Graphene is one of the lightest and strongest materials available, and it’s one of the most efficient energy conductors. These properties mean it’s quickly becoming one of the most popular materials for researchers to incorporate into their fields. When combined with other materials, it has even more potential applications. Here are some of the fields where graphene is already starting to show promising signs for future innovations.
Graphene has many potential uses for electronic engineers. It’s efficient at storing energy, conducts energy better than most other materials, and ultimately may result in high-performance products that are more affordable than ever. Not only that, it’s safer and more durable than materials that are currently being used, so it presents researchers with exciting possibilities as they develop new technology.
Optical electronics are one specific area where graphene shows many promising benefits. It’s very likely that it will soon be used in products like touchscreens and liquid crystal displays (LCDs). Because of its physical flexibility, it may also be used to create more flexible electronics such as computers and televisions in the future.
There’s still a lot of testing to be done before graphene can be widely incorporated into bioengineering, but all signs indicate that it will be an important material in this field in the future. Potential applications involve tissue regeneration, cancer treatments, birth control, and more. Once it undergoes more intensive safety trials, graphene suppliers are likely to be sought after by many researchers in this field.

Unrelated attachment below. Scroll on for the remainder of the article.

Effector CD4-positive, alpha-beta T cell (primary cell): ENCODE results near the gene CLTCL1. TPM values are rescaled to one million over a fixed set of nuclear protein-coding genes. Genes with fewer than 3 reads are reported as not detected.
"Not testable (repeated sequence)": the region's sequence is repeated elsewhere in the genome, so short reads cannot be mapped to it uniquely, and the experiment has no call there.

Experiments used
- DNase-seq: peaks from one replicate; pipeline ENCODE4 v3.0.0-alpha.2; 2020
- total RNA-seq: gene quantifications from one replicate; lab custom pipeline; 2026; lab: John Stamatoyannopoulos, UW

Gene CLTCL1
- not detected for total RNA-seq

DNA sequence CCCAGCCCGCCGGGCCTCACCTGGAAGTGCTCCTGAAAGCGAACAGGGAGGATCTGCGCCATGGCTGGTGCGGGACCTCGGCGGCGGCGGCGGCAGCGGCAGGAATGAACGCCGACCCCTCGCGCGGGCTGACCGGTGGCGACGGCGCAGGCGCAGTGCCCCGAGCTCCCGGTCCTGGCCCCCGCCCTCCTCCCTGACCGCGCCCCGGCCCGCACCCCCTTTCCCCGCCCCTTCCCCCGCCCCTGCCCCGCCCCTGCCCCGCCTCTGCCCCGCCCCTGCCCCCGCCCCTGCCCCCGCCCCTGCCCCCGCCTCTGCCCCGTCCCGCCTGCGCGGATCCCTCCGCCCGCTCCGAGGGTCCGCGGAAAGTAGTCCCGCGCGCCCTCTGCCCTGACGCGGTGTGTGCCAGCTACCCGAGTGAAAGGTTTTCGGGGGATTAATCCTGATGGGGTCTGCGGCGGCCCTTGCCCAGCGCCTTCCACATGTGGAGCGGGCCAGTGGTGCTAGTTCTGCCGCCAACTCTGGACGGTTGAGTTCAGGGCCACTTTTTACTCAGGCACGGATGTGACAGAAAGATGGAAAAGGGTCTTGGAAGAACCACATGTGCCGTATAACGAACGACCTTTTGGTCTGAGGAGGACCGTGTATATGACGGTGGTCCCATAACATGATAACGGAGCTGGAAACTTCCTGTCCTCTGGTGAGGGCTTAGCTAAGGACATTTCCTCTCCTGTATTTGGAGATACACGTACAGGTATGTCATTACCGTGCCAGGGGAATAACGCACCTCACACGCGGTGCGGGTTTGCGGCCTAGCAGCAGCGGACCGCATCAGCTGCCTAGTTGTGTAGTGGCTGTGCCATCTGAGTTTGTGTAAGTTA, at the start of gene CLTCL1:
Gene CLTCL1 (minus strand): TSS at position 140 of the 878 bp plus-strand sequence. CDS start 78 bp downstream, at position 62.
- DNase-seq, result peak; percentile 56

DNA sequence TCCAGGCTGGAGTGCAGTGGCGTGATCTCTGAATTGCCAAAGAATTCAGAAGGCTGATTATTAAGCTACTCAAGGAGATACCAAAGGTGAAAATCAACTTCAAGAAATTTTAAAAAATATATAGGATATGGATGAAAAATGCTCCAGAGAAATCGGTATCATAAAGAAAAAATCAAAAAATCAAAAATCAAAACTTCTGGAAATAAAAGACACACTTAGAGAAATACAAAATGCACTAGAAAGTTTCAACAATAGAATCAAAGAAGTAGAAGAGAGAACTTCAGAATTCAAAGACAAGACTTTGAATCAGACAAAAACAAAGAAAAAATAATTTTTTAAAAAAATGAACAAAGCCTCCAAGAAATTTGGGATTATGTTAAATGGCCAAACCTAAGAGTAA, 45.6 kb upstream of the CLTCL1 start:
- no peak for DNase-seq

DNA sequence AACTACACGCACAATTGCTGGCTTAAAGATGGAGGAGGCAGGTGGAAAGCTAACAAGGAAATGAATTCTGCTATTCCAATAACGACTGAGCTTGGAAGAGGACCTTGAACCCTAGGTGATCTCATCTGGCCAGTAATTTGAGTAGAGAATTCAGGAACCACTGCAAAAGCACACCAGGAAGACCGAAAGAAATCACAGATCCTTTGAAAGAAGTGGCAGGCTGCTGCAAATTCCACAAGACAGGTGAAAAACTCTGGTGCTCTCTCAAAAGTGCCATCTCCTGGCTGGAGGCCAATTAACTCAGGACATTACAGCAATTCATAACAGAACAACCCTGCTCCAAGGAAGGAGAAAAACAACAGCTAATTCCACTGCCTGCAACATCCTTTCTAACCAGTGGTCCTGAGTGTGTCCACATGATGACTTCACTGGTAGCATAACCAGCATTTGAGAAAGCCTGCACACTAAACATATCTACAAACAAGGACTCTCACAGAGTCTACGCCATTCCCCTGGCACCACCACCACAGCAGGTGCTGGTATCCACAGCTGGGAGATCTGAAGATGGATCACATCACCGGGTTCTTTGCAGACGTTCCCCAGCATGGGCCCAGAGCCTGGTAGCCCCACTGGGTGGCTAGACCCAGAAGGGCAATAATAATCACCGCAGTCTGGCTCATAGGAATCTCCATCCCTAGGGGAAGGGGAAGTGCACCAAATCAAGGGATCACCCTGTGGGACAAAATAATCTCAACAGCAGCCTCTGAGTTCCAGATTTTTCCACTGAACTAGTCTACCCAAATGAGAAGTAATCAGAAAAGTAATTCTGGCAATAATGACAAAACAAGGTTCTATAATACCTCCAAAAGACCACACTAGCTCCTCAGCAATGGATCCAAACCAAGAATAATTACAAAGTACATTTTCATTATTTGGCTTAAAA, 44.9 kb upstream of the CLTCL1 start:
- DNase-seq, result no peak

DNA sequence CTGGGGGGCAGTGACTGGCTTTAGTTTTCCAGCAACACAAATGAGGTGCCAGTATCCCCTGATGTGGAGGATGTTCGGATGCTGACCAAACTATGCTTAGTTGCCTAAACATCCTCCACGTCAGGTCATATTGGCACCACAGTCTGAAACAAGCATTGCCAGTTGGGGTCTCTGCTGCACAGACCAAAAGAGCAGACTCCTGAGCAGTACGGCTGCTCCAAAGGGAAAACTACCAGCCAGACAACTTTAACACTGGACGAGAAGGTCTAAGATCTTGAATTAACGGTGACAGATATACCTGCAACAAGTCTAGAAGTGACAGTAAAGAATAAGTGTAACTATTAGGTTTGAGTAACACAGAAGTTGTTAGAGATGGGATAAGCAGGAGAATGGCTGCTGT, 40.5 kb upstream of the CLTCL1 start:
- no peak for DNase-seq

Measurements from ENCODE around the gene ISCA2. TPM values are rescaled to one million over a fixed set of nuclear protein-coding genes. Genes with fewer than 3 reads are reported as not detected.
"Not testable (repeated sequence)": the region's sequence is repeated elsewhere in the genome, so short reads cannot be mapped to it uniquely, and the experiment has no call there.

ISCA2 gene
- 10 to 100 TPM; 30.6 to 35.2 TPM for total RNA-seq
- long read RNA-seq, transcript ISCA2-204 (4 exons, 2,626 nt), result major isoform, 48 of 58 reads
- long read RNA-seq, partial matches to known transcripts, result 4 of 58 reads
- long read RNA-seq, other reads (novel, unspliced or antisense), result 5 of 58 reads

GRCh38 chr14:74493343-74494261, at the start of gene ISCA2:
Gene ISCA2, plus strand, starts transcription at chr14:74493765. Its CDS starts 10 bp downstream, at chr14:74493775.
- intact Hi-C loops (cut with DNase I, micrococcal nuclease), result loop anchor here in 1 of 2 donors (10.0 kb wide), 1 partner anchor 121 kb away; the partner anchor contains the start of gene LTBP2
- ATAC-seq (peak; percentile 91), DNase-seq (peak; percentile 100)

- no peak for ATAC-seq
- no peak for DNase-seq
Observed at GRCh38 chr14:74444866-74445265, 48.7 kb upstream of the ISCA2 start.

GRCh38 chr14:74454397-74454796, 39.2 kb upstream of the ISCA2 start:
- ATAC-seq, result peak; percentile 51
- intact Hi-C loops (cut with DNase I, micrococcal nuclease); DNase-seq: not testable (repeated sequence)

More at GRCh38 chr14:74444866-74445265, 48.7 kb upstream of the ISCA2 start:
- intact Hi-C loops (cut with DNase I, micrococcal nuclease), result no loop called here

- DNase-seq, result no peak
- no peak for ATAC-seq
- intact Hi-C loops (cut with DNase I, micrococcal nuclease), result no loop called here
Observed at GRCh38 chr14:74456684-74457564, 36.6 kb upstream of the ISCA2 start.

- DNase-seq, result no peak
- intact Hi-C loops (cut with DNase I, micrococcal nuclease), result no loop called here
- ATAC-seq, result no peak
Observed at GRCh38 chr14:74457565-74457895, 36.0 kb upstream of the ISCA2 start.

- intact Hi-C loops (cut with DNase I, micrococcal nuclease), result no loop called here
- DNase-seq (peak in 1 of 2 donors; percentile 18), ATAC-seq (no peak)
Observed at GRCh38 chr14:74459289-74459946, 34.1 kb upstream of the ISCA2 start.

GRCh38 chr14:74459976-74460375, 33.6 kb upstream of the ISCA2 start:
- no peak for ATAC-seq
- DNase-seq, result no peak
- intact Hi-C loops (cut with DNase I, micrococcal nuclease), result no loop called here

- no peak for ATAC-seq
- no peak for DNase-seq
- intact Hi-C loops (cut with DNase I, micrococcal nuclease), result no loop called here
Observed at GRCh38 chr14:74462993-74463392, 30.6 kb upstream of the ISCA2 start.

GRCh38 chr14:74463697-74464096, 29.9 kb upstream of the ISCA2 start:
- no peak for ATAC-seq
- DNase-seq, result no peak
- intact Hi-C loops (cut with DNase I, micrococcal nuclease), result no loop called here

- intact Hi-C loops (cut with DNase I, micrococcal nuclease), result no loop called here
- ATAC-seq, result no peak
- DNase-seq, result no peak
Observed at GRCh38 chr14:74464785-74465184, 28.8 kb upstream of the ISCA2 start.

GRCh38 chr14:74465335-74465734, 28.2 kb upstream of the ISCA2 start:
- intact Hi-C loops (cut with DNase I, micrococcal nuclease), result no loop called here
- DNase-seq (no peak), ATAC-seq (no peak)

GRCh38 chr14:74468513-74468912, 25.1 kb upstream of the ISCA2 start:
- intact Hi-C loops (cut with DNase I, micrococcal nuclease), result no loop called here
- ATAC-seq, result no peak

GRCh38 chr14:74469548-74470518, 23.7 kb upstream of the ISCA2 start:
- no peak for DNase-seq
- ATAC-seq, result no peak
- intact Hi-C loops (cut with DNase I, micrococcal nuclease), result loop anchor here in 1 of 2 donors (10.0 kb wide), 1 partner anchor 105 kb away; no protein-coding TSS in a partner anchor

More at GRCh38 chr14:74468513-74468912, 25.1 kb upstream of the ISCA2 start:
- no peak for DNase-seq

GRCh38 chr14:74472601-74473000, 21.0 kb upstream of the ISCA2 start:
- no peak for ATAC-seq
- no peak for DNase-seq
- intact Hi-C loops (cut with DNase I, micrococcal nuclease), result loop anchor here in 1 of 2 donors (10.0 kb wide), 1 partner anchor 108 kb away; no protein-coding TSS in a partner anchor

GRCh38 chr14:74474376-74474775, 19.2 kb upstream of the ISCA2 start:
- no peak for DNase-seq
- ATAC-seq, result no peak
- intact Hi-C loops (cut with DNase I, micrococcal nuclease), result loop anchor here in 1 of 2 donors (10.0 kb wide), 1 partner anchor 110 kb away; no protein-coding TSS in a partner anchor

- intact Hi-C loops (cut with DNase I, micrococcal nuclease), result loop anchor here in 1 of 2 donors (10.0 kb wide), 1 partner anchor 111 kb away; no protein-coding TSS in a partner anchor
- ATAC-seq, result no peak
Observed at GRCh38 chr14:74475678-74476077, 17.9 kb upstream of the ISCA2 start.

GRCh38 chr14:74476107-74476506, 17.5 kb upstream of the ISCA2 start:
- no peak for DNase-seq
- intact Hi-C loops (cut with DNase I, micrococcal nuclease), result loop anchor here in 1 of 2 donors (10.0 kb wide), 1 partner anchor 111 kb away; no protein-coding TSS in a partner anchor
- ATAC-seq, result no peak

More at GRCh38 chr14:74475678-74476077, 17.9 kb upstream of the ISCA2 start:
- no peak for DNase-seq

Along with bioengineering, graphene shows a lot of promise when it comes to making medical sensors. Scientists have proposed a wide range of applications for graphene-based sensors. These sensors may be able to detect glucose, cholesterol, and even diseases such as Parkinson’s. It’s also been suggested that tiny graphene sensors on your teeth could help monitor levels of bacteria in your mouth.
In addition to biological sensors, graphene-based chemical sensors are also being researched. These sensors could help to detect various gasses quickly and efficiently.
Finally, graphene is already being touted as one of the best new materials to use in high-performance fields like aerospace engineering. Most researchers in these fields have already partnered with a graphene supplier to begin developing building materials that are lighter and more durable. This will ultimately help improve fuel efficiency and reduce strain on the vehicle. Graphene is already being used in a wide variety of composite materials to make stronger, safer aircraft.